Orthodox Brahmana culture places heavy emphasis on the memorization and accurate pronounciation of the Vedic mantras. My son for example is a third generation American. He cannot (yet) read or write Sanskrit or any other Indian language and even when he speaks our mother tongue Gujarati it sounds obviously "foreign." But the way he recites Veda would be easily comprehensible to someone from from any era of Indian history. Although I have printed texts at my disposal (which I can read) I don't use them to teach him rather relying on my own memory of when I learned them.

Because phonetic drift occurs at a fairly regular rate, linguists can compare the language of the Vedic texts to other Indo-European languages and estimate their relative age bearing in mind that the Vedic corpus did not appear all at once but over the period of a few centuries. Thus 1200-1500 BC is the consensus for the midpoint of that era. Some texts maybe a couple of centuries older, some a couple of centuries younger. It should also be noted that the Vedas were not the everyday speech of those times but the formal poetic compositions of a priestly and royal elite.

Ironically the sense has almost totally changed. In modern Hinduism Vedic mantras are used but for the most part reinterpreted to completely different ends. The main exceptions are the rituals associated with Vedic study for obvious reasons and the shraddha or memorial rites to the ancestors. There are small communities of Brahmanas who still practice the most ancient Vedic rituals as a living faith. For example a Soma Yagna which is the archetypical fire sacrifice of the Vedic texts was performed in the South Indian state of Andhra Pradesh in 2017. But for the most part Hindus talk about something being Vedic in the same way American protestants talk of things being "Biblical" meaning orthodox or traditional not literally related to the Vedas.

I think your comment mostly referred to Karmakaand literature, which I agree is not very vibrant in the tradition except for certain rituals / rites of passage.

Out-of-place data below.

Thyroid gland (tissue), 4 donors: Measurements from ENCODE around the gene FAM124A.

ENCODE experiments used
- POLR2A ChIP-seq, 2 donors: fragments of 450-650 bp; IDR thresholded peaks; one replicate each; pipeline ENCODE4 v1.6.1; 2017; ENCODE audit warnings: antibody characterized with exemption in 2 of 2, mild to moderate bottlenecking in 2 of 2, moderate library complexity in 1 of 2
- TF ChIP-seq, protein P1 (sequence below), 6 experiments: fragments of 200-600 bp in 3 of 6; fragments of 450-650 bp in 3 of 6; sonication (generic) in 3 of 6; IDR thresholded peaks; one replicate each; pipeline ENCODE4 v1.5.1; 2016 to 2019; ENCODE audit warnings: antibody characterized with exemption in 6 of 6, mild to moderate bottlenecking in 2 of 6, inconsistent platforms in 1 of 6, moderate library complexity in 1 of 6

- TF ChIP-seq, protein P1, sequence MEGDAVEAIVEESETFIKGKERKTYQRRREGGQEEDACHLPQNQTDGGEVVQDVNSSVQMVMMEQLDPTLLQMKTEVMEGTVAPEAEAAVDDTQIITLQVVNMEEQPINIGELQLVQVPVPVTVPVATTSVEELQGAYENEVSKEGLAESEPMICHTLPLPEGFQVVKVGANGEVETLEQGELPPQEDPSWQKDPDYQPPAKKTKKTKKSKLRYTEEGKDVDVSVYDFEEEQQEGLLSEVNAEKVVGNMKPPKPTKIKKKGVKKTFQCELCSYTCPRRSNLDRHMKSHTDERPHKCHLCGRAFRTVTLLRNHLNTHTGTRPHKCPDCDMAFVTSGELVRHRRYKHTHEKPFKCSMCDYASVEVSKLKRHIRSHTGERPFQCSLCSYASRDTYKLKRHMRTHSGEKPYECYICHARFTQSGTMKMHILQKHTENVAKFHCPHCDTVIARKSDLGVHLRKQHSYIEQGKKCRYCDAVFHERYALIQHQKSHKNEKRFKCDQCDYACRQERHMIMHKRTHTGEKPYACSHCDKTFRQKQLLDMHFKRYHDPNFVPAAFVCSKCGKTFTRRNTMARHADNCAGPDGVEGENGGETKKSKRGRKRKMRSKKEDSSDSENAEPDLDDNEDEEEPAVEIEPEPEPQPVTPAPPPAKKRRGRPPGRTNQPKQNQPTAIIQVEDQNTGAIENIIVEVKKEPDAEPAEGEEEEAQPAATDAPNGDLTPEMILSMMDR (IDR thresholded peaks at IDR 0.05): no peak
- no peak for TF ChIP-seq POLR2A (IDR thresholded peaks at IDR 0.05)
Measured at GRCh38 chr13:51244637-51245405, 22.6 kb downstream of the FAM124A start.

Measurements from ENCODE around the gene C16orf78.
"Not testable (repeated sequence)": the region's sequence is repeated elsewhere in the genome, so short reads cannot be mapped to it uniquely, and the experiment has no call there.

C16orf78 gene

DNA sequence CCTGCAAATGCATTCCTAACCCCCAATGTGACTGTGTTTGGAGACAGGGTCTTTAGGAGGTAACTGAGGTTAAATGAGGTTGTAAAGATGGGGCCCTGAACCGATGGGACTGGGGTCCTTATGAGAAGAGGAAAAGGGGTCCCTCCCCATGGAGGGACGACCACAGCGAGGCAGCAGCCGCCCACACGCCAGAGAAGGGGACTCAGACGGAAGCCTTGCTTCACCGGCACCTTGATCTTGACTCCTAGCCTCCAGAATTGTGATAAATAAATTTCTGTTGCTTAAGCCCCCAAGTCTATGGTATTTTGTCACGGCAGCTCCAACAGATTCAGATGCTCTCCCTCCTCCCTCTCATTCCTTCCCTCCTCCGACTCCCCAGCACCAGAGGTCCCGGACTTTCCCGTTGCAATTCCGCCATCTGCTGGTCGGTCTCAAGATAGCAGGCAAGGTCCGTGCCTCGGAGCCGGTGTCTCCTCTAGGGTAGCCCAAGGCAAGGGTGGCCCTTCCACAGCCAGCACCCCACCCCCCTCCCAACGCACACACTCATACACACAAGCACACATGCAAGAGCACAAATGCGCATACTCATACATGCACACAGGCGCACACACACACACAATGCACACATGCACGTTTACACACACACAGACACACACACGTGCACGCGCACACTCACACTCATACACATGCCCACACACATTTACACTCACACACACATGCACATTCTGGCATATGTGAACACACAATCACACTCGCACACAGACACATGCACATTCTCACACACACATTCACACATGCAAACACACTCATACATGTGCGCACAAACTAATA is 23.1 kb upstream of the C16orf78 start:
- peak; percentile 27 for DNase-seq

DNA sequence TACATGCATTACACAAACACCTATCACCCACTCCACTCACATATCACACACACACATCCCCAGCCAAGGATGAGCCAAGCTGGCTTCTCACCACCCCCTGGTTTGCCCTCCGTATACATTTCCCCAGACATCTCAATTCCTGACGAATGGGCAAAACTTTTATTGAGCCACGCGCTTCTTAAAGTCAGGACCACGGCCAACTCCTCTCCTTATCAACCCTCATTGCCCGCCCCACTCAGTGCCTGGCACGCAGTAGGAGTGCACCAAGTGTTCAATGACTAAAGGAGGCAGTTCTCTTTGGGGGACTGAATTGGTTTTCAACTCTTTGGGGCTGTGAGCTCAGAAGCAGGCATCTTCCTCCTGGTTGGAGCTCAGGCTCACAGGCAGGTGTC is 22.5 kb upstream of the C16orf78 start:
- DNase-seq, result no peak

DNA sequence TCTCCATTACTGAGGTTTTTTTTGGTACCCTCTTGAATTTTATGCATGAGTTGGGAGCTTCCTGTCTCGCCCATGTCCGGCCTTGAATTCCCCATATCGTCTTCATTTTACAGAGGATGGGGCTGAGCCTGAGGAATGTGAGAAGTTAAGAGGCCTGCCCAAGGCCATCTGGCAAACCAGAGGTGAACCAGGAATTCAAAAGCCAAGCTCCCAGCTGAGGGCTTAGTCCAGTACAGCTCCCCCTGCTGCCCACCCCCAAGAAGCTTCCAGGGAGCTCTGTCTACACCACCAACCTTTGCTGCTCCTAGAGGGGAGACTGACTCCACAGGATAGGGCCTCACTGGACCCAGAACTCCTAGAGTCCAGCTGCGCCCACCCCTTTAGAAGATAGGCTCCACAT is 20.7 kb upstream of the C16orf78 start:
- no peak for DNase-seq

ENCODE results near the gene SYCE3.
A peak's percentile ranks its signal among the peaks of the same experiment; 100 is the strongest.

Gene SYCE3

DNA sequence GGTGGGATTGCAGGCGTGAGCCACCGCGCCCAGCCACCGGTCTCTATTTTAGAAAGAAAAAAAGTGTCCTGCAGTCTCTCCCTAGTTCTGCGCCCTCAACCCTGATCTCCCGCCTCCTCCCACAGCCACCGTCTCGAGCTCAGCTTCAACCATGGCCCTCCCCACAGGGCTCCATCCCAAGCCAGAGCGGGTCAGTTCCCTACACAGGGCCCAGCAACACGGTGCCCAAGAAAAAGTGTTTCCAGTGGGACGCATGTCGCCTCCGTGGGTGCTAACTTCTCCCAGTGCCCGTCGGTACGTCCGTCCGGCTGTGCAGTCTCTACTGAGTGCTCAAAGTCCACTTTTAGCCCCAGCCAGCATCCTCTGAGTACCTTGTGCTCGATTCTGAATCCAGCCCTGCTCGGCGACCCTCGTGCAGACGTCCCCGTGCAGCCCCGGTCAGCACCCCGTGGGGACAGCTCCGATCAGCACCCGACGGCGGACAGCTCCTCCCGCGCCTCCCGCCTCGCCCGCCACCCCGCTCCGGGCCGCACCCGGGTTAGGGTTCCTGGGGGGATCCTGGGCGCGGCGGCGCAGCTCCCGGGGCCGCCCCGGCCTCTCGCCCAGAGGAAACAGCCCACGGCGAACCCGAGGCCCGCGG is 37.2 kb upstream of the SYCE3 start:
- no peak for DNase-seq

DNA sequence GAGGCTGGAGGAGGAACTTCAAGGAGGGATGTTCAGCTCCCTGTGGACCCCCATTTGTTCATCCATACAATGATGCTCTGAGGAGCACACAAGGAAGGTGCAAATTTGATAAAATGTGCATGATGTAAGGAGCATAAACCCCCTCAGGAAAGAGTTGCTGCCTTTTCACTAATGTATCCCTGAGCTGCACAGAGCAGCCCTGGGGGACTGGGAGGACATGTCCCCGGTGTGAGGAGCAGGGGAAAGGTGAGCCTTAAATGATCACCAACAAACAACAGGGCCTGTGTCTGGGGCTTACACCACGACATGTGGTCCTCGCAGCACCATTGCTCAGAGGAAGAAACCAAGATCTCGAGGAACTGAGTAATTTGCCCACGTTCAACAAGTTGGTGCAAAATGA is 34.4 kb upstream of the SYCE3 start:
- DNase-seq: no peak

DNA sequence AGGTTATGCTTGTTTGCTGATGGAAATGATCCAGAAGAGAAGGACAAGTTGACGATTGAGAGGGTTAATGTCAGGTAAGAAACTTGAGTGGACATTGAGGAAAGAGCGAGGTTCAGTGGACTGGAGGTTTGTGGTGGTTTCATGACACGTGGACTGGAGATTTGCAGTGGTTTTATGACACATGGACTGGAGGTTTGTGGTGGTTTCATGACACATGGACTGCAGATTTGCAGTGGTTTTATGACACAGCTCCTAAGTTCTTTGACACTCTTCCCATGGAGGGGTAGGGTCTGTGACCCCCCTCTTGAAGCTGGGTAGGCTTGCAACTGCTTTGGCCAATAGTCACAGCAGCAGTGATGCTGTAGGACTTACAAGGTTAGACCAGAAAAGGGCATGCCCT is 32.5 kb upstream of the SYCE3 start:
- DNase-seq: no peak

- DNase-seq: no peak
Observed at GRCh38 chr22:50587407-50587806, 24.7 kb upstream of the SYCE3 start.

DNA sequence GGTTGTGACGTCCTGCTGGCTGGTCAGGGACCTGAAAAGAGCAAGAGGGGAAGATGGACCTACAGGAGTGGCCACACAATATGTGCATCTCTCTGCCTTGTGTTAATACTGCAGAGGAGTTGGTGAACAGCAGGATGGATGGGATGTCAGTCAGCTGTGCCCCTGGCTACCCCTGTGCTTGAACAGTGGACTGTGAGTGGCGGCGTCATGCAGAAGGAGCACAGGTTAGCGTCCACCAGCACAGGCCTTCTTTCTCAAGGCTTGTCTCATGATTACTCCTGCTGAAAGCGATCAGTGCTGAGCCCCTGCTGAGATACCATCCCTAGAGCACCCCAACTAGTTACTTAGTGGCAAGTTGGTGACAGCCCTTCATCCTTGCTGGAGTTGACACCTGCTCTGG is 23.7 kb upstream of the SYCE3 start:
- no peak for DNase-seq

But Vedas in a broad sense, does include the Jnanakaand as well (the knowledge portion) which is essentially the Upanisads. Their significance in Hinduism is paramount, maybe not in day to day religion but in terms of defining the major sectarian divides.

The Smarthas, the Madhwas and Sri-Vaishnavas differ mainly over the interpretation of the Jnanakaand. So modern sectarian Hinduism is directly linked to Vedic literature. This is something many indologists gloss over when they try to talk of Hinduism as a Gupta-age religion which is something distinct and unrelated to the Vedic religion. This is a habit of western indologists. But traditionalists see a strong link connecting the modern religion to the earliest Samhitas. The Purusha Sukta (which is part of the Rig Veda) for instance is chanted very very widely in India even outside of the "Vedic ritual" occasions you speak of. My family chants it even during regular Poojas / havans.

Sure. But the age given for the Upanishads is considerably later than 1500BC.

The Purusha sukta is a good example (which my son is learning at the moment in its Shukla Yajurvedic recension) is a good example of what I was referring to. Although its mode of recitation has not changed, the uses to which it was put would be unrecognizable to a time-travelling Rshi.

Sure. I never claimed 1500BCE for any of the Upanishads. But it is a strand of literature not divorced from the Karmakaand. The spirit of existential speculation you find in say Chandogya Upanisad (circa 700BCE?) is something that has its genesis in the earliest Samhita literature (Eg : Nasidiya Sukta of the Rig Veda). Also no Indian treats the Upanisads as something divorced from Karmakaand / Samhita literature. The spirit of questioning in the Jnanakaand stems from a similar spirit put to a different use in the Karmakaand.

I understand this may not be news to you. But it is worth emphasizing for outsiders because western historians have often made efforts to talk of classical Hinduism as something divorced from Vedic religion - basically an attempt to deny the cultural continuity in Indian life. Even the IVC (which was most likely Non Vedic though we are not certain) has had its influence on later Hinduism at a popular level as evidenced by the fertility worship, Yogic postures in excavated figures, among other things. This again, is something not openly acknowledged by many indologists. The cultural continuity is not embraced. That's my point.

Thanks to both of you for your explanations and debate.

There's the old Jewish joke:

A Jewish man and a Chinese man were conversing. The Jewish man commented upon what a wise people the Chinese are.

"Yes," replied the Chinese man, "Our culture is over 4,000 years old. But, you Jews are a very wise people, too."